After nine years, Verizon is changing its advertising tactics, and pitchman Paul Marcarelli, the "Test Man" famous for the line, "Can you hear me now?" has been freed to move on.
"Don't feel bad for me, but I'm definitely glad that chapter is over," he told The Atlantic. While he made millions during that time, his contract kept him from pursuing some other projects of interest, and even inhibited him about talking much to the media.
Marcarelli made $3,000-$6,000 per commercial and he was contracted to appear in 20-40 spots per year, but that was just the tip of the iceberg. The real money for gigs like these is in the residuals, which multiplies that amount exponentially. With extra fees earned from having his face appear on billboards, posters, magazines, newspapers, etc., plus personal appearances at Verizon sponsored events, the amount adds up. Assuming Marcarelli had a savvy agent, he likely made a fortune from uttering one line, five-words long, for nine long years.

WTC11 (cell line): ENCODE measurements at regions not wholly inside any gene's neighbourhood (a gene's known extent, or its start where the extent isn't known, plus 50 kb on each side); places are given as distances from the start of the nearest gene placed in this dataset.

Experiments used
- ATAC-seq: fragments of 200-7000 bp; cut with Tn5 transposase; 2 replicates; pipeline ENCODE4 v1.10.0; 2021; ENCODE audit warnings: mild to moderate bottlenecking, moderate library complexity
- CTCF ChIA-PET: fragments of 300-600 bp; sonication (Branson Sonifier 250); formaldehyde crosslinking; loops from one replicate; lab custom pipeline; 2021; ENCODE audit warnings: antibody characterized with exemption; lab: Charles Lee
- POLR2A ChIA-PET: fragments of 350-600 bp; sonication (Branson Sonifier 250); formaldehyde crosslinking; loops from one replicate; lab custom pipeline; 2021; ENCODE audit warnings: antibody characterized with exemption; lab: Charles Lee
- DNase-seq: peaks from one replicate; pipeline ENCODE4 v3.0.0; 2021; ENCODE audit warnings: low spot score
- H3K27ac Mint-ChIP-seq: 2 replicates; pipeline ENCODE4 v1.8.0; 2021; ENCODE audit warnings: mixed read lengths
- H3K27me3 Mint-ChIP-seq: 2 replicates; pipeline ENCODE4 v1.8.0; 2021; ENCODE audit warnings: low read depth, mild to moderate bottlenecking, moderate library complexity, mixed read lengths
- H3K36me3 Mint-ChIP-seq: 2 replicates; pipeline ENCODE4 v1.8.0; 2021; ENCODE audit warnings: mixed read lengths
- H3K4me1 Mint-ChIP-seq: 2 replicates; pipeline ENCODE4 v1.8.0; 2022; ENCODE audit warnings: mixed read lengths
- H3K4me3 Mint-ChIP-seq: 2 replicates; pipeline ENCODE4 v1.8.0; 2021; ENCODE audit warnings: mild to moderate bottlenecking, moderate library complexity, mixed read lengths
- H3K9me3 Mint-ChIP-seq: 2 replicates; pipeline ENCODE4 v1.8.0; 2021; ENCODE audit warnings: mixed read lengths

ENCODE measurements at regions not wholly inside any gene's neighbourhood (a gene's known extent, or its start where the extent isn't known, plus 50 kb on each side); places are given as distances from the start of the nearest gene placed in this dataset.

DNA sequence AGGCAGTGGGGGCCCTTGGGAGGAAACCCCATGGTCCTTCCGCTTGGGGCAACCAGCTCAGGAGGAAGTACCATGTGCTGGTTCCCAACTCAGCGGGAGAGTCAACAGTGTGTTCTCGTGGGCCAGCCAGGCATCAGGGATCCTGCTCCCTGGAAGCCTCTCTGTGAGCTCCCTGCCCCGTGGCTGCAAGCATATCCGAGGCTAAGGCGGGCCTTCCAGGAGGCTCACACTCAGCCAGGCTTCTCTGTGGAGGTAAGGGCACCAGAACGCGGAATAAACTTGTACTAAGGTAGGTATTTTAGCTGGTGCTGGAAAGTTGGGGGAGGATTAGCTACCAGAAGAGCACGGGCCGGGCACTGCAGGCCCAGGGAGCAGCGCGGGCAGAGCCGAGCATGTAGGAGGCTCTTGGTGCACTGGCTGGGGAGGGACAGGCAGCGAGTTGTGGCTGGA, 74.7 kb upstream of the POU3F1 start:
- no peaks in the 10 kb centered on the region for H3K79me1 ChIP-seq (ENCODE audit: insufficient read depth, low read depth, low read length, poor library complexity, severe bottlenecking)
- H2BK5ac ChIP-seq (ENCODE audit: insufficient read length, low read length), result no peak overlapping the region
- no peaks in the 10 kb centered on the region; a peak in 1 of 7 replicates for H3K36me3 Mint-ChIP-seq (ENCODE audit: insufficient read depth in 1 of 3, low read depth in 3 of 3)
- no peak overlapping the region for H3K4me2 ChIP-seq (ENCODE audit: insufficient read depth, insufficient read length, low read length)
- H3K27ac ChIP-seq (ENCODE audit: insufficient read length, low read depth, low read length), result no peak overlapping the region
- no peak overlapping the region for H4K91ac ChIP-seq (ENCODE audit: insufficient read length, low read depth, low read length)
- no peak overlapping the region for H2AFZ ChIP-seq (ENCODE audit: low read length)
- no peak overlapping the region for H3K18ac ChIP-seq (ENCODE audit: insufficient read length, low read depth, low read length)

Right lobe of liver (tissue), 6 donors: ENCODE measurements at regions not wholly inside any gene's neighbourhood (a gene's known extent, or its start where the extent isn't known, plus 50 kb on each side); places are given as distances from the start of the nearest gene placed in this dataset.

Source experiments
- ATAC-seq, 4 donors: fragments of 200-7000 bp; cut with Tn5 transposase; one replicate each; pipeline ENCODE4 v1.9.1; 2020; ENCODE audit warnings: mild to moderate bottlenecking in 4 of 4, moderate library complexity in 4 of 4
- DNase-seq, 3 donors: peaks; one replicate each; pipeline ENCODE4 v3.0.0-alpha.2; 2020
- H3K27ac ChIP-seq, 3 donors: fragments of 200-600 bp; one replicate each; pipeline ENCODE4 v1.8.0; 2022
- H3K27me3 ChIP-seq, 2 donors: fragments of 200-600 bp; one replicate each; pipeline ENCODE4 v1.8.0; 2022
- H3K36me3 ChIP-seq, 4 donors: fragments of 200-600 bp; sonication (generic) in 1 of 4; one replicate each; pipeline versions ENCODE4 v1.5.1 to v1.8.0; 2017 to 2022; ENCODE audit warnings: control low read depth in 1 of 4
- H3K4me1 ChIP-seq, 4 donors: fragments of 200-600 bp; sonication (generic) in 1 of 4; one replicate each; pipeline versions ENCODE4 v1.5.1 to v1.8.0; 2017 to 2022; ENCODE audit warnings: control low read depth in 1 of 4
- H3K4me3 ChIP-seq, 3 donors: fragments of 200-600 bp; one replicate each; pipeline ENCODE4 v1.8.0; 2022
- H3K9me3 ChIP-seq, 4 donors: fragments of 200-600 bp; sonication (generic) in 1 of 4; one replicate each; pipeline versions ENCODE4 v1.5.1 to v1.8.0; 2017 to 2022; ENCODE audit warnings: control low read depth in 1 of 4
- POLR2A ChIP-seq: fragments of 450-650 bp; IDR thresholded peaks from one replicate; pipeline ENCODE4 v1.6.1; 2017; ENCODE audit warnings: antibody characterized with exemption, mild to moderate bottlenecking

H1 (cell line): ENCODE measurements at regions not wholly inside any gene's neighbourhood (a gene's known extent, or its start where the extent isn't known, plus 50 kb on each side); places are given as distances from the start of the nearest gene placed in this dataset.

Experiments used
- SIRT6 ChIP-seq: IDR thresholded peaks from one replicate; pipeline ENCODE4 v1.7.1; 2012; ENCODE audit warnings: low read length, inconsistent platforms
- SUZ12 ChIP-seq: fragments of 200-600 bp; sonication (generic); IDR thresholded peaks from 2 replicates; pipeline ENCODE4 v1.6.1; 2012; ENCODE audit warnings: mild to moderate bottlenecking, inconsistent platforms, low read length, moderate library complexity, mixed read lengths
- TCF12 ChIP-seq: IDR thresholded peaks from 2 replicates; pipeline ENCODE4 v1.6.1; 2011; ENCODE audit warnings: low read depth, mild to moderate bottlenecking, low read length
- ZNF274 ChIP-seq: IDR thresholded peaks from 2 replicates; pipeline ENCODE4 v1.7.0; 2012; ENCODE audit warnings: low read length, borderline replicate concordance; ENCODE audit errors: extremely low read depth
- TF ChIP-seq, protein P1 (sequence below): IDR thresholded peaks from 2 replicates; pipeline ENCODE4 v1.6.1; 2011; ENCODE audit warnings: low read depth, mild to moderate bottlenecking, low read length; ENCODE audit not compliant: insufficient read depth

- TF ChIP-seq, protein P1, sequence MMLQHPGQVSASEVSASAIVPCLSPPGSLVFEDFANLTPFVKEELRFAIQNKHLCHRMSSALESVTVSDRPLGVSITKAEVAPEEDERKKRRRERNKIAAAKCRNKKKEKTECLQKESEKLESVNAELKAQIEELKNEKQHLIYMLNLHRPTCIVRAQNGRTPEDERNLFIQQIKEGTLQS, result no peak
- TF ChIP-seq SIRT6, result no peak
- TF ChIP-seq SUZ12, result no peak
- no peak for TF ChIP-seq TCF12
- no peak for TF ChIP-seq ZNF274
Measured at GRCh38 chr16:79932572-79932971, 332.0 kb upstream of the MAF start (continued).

Everywhere Marcarelli went, he was haunted by those words, even at his grandmother's funeral. Still, he was grateful for the financial security and opportunities the gig afforded him.
You can see how Marcarelli would be eager to move on. He was reportedly informed by e-mail that his Verizon days would be numbered. Now he is free to pursue other projects, such as writing and producing a film called 'The Green,' starring Jason Butler Harner, Julia Ormond and Illeana Douglas, about a gay couple in a small Connecticut town.
Marcarelli is gay, and while he felt obliged by his contract not to speak publicly about it, it was no secret to those who knew anything about him personally. In fact, he was the subject of gay bashing, as teenagers would drive by his home in Connecticut and shout "Can you hear me now?" followed by gay slurs, according to The Atlantic.
Prior to becoming Verizon's Test Man, Marcarelli had appeared in numerous commercials for products like Dasani, Heineken, Old Navy and Merrill Lynch. He'd also done voice work for Comedy Central, United Airlines and Aetna Insurance. It seems he'll have no trouble adjusting to life after Verizon.
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